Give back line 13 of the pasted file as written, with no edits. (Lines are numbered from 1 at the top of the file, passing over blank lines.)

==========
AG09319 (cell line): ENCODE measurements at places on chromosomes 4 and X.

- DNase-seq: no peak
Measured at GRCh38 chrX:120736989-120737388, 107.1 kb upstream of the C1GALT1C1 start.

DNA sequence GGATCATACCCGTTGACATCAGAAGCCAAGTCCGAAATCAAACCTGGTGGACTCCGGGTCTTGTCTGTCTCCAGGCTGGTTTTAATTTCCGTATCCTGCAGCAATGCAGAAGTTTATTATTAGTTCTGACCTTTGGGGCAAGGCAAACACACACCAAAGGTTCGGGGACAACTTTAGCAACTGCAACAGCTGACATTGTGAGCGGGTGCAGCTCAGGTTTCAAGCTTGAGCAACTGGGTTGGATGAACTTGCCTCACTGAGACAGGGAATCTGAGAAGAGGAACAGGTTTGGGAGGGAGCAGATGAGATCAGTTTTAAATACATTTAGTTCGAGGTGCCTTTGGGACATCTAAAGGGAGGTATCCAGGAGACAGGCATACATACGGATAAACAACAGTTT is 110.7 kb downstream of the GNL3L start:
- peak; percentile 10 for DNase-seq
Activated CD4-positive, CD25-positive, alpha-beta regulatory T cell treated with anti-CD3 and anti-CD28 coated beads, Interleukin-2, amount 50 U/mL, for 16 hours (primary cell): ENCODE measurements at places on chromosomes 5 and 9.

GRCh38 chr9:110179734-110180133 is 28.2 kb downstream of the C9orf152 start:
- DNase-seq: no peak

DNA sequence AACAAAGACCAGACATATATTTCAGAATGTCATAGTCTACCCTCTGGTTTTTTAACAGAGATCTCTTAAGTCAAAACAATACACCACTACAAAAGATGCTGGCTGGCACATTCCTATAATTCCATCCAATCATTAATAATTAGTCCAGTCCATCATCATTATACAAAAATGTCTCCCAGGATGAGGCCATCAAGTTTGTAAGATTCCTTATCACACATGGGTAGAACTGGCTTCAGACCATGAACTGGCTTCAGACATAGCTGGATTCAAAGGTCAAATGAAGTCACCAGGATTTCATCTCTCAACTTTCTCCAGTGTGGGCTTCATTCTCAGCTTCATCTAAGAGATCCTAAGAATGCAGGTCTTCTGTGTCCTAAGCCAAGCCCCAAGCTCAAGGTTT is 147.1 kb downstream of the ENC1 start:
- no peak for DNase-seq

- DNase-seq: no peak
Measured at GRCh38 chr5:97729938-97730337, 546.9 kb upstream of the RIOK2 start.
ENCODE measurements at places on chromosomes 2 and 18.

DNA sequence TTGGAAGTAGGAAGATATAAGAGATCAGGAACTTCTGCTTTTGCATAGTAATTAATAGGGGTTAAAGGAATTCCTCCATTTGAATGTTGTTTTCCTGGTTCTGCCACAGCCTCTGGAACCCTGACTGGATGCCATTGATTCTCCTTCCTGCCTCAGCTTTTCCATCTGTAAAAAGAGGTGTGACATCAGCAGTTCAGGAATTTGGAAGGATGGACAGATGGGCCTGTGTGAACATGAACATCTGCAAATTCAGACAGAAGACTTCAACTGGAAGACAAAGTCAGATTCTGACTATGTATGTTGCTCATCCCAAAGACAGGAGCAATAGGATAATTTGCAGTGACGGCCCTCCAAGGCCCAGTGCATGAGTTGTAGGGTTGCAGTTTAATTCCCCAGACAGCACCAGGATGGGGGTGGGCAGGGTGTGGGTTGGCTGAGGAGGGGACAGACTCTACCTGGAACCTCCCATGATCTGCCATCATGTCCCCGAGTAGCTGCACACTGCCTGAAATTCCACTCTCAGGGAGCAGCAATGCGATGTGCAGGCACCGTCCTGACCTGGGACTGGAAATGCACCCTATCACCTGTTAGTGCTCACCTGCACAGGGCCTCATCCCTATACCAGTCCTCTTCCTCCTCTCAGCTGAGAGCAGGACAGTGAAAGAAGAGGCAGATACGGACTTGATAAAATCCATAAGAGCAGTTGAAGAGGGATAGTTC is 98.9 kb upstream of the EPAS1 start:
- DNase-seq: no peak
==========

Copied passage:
ENCODE measurements at places on chromosomes 2 and 18.